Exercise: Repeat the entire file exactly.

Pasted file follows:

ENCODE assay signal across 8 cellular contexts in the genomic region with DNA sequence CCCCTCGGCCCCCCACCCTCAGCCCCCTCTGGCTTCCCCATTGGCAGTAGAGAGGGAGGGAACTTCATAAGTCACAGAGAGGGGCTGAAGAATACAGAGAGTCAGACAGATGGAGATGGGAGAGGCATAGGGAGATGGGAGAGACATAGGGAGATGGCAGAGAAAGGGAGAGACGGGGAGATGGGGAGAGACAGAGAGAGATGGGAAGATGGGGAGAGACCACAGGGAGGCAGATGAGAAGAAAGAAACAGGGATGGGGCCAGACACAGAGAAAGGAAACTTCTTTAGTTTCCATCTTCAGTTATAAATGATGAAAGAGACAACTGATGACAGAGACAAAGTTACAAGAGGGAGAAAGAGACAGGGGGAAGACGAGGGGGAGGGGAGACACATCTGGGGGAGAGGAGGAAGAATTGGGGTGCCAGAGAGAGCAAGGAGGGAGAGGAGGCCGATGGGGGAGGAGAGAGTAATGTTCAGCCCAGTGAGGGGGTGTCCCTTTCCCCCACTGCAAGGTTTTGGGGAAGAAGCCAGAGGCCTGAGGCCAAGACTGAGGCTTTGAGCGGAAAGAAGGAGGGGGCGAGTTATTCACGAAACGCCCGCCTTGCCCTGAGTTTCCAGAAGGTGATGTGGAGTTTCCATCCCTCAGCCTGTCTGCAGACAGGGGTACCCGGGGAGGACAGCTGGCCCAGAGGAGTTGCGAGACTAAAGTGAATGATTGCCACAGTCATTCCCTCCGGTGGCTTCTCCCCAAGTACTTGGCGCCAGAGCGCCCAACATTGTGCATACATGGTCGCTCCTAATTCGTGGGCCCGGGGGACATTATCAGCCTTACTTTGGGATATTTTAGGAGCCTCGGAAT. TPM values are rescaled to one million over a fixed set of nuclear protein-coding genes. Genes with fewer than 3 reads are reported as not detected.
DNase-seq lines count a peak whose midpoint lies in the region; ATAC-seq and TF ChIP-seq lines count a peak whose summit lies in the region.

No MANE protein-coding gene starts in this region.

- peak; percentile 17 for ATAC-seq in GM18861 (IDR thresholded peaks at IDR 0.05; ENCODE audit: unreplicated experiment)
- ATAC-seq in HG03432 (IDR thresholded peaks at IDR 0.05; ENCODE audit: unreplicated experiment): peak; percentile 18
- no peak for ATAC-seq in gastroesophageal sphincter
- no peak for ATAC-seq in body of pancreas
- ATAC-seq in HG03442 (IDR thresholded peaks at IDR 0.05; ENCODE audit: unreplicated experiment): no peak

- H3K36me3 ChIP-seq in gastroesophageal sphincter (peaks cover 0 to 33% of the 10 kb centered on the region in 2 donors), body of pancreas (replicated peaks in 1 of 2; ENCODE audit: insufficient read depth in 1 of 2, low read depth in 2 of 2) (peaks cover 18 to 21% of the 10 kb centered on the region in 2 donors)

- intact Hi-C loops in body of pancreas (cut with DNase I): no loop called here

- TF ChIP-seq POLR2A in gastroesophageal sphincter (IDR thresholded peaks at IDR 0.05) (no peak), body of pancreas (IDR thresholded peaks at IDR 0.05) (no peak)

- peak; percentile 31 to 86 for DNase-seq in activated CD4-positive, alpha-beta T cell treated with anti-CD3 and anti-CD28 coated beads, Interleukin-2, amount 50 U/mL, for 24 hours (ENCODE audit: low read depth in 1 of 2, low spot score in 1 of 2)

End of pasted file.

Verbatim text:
ENCODE assay signal across 8 cellular contexts in the genomic region with DNA sequence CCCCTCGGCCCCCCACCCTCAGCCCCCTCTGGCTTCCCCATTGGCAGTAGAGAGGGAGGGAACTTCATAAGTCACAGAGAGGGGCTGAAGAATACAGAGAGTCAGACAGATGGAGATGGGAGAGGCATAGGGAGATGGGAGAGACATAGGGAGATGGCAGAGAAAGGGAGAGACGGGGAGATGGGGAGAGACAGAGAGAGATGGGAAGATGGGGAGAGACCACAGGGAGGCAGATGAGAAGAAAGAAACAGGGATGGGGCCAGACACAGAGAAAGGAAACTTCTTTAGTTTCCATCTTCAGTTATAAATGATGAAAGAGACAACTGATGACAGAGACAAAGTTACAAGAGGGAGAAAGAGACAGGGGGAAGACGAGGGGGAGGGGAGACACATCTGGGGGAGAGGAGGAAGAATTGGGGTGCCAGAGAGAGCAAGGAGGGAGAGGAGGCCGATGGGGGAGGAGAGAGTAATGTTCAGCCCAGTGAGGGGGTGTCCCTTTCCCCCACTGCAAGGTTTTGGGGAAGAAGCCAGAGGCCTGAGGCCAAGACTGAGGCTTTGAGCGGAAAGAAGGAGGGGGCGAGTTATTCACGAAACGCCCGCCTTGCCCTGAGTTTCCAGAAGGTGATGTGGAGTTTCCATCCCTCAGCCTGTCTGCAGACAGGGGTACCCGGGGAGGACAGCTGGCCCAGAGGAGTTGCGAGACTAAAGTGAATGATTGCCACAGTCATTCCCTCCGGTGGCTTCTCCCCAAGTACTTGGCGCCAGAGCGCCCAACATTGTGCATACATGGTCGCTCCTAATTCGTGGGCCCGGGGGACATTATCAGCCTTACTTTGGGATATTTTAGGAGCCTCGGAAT. TPM values are rescaled to one million over a fixed set of nuclear protein-coding genes. Genes with fewer than 3 reads are reported as not detected.
DNase-seq lines count a peak whose midpoint lies in the region; ATAC-seq and TF ChIP-seq lines count a peak whose summit lies in the region.

No MANE protein-coding gene starts in this region.

- peak; percentile 17 for ATAC-seq in GM18861 (IDR thresholded peaks at IDR 0.05; ENCODE audit: unreplicated experiment)
- ATAC-seq in HG03432 (IDR thresholded peaks at IDR 0.05; ENCODE audit: unreplicated experiment): peak; percentile 18
- no peak for ATAC-seq in gastroesophageal sphincter
- no peak for ATAC-seq in body of pancreas
- ATAC-seq in HG03442 (IDR thresholded peaks at IDR 0.05; ENCODE audit: unreplicated experiment): no peak

- H3K36me3 ChIP-seq in gastroesophageal sphincter (peaks cover 0 to 33% of the 10 kb centered on the region in 2 donors), body of pancreas (replicated peaks in 1 of 2; ENCODE audit: insufficient read depth in 1 of 2, low read depth in 2 of 2) (peaks cover 18 to 21% of the 10 kb centered on the region in 2 donors)

- intact Hi-C loops in body of pancreas (cut with DNase I): no loop called here

- TF ChIP-seq POLR2A in gastroesophageal sphincter (IDR thresholded peaks at IDR 0.05) (no peak), body of pancreas (IDR thresholded peaks at IDR 0.05) (no peak)

- peak; percentile 31 to 86 for DNase-seq in activated CD4-positive, alpha-beta T cell treated with anti-CD3 and anti-CD28 coated beads, Interleukin-2, amount 50 U/mL, for 24 hours (ENCODE audit: low read depth in 1 of 2, low spot score in 1 of 2)